Newsletter 101 - July 2021 news

Hello ReactOS followers! This report covers changes in the project during February-July 2021. And we definitely have some things to highlight! amd64 build is getting more stable Timo Kreuzer (tkreuzer) worked hard on various parts of the kernel and HAL, fixing issues here and there. Structured Exception Handling (SEH) support for the amd64 architecture was finished, various bugs around the kernel are fixed. A major issue with interrupt handling in HAL was also fixed in May, which finally allowed a semi-stable boot in a virtual environment.

Newsletter 100 - January 2021 news

Hello ReactOS followers! This is an attempt to re-instate the Newsletter, which informed you about recent developments. The previous Newsletter 99 was in 2013! This month we were mostly focused on the kernel work, merging pull requests and fixing regressions. Memory manager and Common cache work Being in development for almost six month, this work by Jérôme Gardou finally landed in the master branch. This change refactors many aspects of the Section Objects feature in NT-compatible kernel, making it more compatible with Windows.

Newsletter 99

ShellSince the last newsletter Giannis Adamopoulos has completed his development contract and while a more formal report will be published later, a brief summary follows. The fruits of his labor are already visible in that explorer_new can actually start in ReactOS and allow a user to browse the directories. Much of this was achieved by completing work Andrew Hill started. Giannis also spent considerable amounts of time trying to understand how the various menus in the shell worked.

Newsletter 98

Explorer Shell A while back the project announced a development contract for Giannis Adamopoulos to work on getting the necessary supports for running explorer-new to run on ReactOS. Since then, Giannis has been very busy and has made considerable progress. Much of his work has been properly separating responsibilities in the various components so that there are clear delineations of who does what. There are two major accomplishments, both fairly wide in scope.

Newsletter 97

C++ One of the last big missing pieces of building ReactOS using Visual Studio was support for C++. In ReactOS, the biggest piece of C++ code is explorer, without which users have no graphical shell when ReactOS boots up. Support for C++ requires not just a compiler capable of building C++ code, but also the presence of the standard template library. For developers where C++ was their first language, usage of the STL is fairly common and it is almost guaranteed to be linked in by default regardless of whether it is used or not.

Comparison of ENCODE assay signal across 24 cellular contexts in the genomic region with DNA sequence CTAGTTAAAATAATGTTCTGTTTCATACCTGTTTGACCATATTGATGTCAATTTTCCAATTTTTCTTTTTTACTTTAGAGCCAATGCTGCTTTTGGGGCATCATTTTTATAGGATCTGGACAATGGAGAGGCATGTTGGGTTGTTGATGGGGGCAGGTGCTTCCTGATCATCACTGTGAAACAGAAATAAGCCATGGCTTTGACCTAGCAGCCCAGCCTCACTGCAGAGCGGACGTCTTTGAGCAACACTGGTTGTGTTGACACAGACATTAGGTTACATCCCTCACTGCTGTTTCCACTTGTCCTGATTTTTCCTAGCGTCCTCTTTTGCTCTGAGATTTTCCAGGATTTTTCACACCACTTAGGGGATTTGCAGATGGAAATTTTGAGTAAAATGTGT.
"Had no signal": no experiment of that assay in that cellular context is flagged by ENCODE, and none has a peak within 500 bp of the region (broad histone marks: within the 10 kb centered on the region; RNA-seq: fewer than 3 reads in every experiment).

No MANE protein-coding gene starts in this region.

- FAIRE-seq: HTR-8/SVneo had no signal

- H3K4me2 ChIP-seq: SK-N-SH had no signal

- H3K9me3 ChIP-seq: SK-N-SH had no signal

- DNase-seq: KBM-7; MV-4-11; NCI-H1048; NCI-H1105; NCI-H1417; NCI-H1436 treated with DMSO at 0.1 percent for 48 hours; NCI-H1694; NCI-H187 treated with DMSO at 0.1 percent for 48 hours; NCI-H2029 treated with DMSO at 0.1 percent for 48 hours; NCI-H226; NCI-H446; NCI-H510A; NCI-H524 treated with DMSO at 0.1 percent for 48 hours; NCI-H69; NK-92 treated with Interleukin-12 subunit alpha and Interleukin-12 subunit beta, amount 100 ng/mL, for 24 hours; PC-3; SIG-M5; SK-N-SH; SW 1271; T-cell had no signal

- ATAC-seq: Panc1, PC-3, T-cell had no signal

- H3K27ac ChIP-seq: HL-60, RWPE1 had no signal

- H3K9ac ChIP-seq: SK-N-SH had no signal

Newsletter 96

Testing and Debugging The hardest thing about writing software is finding the source of bugs. Good testers are as such extremely valuable, and those able to use debuggers well even more so. Two issues were recently dealt with thanks to one such tester, Olaf Siejka. The first issue involved Microsoft Excel Viewer, an application that as its name suggests allows for viewing of spreadsheets but not editing. Word Viewer actually worked in ReactOS, and Excel Viewer's failure drew Olaf's attention.

Newsletter 95

OpenGL The ReactOS project has relied on the Mesa Project for OpenGL 3D graphics for a long time, but unfortunately the code needed by ReactOS is no longer maintained by Mesa. Actual rendering involves a chain of components, one of which is the called the installable client driver. The ICD is for the most part bundled with the graphics card driver, though it can also be a driver that performs rendering completely in software.

Newsletter 94

Site Migration The project recently migrated from its old site to one using the Drupal content management system. Work on this migration had been going on in some form for the last year, with a major milestone being the migration from Bugzilla to JIRA. The migration of the site proper however was nowhere as smooth as many people, including myself, desired. One of the root causes for the bumpy migration was my fault actually, when I sent an email claiming that the site's content was at a state where it should not be a blocker to migration.

Newsletter 93

Desktops and Windows In the Windows operating system, the desktop one sees is made up of three things, a kernel mode desktop object, a user mode desktop window, and a desktop thread. While the desktop object can be considered almost mundane, the window and thread are somewhat special. In Windows, desktop windows are created differently from regular windows and all share a single desktop thread. This thread handles messages sent to the desktop window, though users will generally only see the desktop window if the explorer shell is not running.

Newsletter 92

Win32 Improvements Deep within GDI is code designed to carry out a series of raster operations that involve applying patterns to bitmaps. For performance reasons, it is desirable to have optimized versions of this code for the various bit depths. Formally, ReactOS only generated these optimized versions for the few ternary raster operations that were used often enough to be given a common name by Microsoft. The rest were handled in a single unoptimized version.